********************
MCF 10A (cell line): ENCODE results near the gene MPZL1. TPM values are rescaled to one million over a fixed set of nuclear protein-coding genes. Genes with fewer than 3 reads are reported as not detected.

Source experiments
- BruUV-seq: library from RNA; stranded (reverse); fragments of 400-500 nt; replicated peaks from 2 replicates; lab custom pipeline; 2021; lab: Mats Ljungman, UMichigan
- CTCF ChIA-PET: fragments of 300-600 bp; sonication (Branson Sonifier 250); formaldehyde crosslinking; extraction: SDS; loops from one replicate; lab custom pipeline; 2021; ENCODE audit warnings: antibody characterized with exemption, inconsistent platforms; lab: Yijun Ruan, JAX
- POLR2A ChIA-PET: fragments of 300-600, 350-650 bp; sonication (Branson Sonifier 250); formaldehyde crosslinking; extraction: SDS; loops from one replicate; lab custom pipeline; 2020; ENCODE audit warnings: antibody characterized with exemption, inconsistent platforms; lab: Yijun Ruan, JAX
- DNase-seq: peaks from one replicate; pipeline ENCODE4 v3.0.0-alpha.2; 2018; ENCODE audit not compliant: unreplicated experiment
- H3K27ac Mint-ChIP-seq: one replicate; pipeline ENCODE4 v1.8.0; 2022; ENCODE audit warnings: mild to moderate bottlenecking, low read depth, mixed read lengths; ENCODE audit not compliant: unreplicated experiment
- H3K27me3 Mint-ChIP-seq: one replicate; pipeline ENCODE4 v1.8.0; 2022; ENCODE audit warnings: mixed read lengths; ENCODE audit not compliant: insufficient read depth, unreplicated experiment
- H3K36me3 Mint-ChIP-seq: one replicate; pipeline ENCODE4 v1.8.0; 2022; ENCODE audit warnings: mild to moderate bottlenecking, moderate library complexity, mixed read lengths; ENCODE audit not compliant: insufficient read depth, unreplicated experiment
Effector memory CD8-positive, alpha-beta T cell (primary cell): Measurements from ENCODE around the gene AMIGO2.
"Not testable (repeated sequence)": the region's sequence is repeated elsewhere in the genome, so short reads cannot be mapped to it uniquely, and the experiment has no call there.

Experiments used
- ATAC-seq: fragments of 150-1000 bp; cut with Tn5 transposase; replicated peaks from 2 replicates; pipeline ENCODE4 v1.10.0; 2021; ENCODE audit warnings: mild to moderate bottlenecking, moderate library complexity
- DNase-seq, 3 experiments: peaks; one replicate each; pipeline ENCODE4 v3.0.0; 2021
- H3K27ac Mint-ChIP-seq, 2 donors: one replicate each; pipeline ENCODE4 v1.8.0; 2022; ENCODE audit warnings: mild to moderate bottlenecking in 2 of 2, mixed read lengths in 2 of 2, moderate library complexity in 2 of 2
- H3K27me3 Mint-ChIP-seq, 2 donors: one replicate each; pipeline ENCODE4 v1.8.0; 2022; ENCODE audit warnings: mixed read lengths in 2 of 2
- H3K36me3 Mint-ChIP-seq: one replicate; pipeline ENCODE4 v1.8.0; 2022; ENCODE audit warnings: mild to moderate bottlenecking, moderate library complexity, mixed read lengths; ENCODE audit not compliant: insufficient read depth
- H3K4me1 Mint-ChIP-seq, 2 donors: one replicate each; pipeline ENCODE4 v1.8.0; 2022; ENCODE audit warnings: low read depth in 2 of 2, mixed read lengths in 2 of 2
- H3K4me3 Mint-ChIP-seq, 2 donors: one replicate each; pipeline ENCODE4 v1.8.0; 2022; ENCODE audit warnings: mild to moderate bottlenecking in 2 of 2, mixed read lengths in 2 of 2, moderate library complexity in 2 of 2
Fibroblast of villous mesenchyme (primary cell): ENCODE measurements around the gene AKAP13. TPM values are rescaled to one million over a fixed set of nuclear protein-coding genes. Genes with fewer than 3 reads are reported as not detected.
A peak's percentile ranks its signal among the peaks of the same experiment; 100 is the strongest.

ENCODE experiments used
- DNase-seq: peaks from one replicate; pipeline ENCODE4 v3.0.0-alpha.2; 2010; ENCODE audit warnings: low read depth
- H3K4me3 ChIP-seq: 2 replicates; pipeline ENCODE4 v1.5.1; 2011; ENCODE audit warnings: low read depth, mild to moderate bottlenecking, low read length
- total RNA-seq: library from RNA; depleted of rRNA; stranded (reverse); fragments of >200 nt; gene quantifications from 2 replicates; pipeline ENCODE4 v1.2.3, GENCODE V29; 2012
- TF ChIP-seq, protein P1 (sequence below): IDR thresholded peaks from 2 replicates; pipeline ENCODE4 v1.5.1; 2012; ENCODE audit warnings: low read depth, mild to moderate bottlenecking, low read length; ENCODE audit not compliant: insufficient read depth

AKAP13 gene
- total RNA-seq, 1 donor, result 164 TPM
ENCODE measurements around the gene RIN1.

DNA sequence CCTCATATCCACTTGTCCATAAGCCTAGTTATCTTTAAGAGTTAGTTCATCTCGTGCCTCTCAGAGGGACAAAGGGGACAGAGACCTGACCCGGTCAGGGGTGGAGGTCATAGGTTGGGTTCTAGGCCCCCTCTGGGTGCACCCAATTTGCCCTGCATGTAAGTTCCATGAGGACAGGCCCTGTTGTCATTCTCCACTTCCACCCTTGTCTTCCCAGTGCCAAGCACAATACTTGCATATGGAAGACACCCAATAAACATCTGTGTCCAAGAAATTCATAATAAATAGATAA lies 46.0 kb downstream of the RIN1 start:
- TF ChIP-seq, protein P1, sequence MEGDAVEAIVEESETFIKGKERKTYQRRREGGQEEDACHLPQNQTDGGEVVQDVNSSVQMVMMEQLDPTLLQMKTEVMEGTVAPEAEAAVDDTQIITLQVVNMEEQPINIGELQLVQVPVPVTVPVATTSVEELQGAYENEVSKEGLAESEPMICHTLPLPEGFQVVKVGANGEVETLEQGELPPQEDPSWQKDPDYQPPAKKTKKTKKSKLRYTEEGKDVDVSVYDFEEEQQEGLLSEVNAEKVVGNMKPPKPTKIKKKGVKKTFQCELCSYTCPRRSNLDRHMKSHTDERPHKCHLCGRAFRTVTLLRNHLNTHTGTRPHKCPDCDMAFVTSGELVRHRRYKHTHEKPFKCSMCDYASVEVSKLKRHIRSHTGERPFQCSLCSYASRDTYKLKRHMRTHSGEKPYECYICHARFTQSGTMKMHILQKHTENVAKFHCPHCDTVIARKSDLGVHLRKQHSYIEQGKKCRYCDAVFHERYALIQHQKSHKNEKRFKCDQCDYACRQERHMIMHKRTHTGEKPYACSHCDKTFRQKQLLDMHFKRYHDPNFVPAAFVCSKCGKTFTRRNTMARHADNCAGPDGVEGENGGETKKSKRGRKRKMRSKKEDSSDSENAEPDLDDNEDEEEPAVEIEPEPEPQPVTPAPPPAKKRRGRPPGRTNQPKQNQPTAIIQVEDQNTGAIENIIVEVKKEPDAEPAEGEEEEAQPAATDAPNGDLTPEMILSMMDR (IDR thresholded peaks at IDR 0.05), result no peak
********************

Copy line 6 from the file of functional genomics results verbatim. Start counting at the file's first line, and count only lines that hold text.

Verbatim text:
- DNase-seq: peaks from one replicate; pipeline ENCODE4 v3.0.0-alpha.2; 2018; ENCODE audit not compliant: unreplicated experiment